Notifications and the Notification Center

At first glance notifications on a locked iOS device appear to be simply restyled. Instead of a blue popup with white text you get a black popup with white text - and an app icon. Unlike previous versions of iOS however, multiple notifications now appear in a list on the lock screen rather than simply replacing the notification that was there previously.



The list of notifications can get very long (we didn't test to see if it would ultimately stop, but you can now display at least 30 notifications on the lock screen) and iOS 5 allows you to scroll through them:


This feature alone is worth the upgrade to iOS 5 as it's a huge improvement in usability. You can now quickly get the gist of any SMS conversation and ensure there are no urgent emails that need tending to with a quick glance at your locked phone. Interacting with notifications from the lock screen is also improved, you can now slide over any notification to address it specifically:


While you’re actually using the phone, notifications are delivered via a small banner at the top of the screen, rather than the pop-up that would interrupt what you were doing. You can tap the banner to launch the app associated with the incoming notification, otherwise you're free to continue to use your device as if nothing happened. The banner notification eventually folds away if left untouched. It's significantly less intrusive than anything we've seen previously from Apple.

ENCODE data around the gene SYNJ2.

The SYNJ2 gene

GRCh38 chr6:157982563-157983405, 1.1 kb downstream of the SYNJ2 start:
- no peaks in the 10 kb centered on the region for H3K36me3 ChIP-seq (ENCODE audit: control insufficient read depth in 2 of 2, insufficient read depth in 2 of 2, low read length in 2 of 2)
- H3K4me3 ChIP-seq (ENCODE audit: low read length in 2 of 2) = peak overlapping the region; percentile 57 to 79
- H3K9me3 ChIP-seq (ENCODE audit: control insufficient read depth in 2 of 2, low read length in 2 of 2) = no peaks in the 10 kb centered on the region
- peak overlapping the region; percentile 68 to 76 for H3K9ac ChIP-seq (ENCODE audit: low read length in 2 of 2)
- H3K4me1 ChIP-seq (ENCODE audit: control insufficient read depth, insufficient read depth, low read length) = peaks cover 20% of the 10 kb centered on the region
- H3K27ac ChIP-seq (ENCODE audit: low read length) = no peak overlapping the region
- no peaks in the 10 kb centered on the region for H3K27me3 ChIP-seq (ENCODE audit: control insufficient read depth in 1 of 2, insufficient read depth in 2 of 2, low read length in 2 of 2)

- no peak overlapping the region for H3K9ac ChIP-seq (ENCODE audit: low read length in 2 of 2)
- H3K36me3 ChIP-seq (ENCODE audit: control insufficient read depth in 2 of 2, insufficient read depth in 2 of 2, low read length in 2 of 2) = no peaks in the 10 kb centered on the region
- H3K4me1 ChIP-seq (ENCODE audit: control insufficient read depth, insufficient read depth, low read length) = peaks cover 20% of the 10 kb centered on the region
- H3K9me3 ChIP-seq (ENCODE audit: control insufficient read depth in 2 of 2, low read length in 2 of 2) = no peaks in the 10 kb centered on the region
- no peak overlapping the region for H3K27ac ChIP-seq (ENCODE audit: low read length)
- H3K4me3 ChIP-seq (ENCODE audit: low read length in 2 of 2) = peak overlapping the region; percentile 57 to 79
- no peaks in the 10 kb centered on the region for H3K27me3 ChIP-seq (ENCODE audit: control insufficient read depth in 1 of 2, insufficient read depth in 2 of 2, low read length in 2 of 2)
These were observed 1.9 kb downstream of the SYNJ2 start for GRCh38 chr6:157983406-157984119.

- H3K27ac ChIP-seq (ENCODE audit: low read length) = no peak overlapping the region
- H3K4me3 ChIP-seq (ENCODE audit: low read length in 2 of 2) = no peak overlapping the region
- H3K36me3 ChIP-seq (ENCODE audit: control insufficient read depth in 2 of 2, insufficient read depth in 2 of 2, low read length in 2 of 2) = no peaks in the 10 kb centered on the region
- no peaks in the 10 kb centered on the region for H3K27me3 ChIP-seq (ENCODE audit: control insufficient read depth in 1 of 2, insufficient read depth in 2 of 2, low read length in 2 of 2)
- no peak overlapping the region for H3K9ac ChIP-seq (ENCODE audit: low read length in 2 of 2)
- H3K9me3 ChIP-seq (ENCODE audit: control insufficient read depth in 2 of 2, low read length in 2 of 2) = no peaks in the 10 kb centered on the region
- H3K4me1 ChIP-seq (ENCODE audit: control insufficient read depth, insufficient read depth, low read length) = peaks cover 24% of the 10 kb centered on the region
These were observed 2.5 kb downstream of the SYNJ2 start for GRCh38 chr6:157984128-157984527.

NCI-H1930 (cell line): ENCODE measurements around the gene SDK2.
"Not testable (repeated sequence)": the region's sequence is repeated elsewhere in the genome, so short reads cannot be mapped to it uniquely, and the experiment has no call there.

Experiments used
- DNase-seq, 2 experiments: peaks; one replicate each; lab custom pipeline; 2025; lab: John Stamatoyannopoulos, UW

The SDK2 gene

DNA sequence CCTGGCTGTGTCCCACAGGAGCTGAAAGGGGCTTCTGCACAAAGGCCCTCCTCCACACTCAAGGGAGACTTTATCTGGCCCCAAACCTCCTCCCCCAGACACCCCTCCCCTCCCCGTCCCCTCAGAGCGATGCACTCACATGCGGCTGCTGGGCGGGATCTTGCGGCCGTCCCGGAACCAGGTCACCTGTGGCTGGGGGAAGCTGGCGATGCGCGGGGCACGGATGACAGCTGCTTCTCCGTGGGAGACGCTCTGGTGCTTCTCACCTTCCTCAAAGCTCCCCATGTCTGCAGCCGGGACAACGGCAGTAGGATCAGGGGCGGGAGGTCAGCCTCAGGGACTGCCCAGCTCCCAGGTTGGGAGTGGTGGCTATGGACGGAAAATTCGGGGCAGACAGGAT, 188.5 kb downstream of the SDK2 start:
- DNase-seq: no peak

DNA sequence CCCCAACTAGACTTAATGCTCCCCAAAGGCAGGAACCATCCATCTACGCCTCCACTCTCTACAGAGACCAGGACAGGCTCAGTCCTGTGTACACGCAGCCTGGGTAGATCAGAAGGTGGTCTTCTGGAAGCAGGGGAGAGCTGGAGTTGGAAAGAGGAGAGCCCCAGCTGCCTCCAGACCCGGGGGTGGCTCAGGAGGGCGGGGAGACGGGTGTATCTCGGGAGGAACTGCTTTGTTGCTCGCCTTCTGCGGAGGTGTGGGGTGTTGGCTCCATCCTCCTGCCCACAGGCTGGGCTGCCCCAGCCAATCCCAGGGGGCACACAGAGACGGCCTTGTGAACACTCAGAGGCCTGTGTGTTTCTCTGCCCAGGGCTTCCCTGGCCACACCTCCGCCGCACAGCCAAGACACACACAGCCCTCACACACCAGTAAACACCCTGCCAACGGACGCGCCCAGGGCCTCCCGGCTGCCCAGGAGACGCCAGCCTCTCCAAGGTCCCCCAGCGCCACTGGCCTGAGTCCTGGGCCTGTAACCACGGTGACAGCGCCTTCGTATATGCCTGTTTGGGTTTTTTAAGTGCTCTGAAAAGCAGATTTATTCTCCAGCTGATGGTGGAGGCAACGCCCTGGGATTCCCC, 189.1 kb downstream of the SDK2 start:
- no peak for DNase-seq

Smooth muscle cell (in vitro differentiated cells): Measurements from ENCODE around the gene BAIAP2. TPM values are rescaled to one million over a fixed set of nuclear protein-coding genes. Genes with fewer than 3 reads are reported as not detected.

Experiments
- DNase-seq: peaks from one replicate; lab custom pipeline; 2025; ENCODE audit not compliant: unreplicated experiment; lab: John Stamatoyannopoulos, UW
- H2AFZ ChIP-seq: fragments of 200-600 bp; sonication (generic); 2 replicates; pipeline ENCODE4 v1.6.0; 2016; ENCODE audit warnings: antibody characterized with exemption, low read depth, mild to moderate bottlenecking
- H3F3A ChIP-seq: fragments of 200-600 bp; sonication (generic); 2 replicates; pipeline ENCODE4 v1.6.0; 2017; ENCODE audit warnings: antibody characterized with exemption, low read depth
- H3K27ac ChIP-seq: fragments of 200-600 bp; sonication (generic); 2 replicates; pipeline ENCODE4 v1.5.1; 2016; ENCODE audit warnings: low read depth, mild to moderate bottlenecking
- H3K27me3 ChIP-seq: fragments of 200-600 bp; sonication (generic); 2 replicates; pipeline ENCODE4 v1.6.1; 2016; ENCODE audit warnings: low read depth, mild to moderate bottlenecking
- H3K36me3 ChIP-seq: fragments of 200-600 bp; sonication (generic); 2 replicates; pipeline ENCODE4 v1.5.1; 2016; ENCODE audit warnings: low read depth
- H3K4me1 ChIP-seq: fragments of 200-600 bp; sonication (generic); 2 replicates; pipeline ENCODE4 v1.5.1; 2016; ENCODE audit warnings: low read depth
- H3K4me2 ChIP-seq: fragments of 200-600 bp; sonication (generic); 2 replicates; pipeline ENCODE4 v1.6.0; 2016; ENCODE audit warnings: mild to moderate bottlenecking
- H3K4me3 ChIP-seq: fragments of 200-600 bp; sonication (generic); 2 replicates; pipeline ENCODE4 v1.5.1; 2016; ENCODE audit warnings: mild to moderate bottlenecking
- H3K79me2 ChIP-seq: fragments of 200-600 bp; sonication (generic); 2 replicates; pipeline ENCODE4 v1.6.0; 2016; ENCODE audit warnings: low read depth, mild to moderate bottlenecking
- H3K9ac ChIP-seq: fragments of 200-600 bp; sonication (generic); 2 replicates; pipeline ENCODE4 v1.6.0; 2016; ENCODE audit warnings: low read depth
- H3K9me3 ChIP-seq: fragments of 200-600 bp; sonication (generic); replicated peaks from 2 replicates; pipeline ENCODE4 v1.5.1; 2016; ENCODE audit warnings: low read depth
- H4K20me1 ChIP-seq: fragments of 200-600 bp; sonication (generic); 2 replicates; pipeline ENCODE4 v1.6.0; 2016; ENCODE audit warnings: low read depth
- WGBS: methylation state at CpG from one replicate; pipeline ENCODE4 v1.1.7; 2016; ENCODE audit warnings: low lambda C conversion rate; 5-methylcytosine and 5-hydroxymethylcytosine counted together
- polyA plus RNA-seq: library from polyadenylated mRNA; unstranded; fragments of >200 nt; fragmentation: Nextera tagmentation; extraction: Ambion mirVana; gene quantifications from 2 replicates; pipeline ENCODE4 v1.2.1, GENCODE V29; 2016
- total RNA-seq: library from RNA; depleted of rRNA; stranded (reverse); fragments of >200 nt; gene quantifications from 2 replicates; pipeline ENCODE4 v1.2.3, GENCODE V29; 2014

The older popup notification style is still available through the Notification Center settings page. You can now choose, on a per app basis, how you want notifications to appear: via alerts or the new iOS 5 banner style.
Apple offers a good amount of customization for notifications. You can choose whether or notifications appear on the lock screen, if a preview should be shown and if the associated badge app icon should appear. You can toggle all of these options, again, on a per-app basis. 


System notifications, such as those asking you to join a wireless network and those alerting you to low battery life, continue to use the “alert” style and are unchangeable.

Swiping a finger down from the top of the screen reveals the new Notification Center, where your active notifications are all listed (some apps, like Weather and Stocks, can also display permanent widgets here if desired). Notifications are listed by app, and will disappear from the Notification Center once addressed or cleared manually by the user. 

Pulling down the notification shade in a full screen app is a two-step process: pull once to reveal a tab and pull twice to reveal the shade. Apple does this to avoid any accidental shade activation.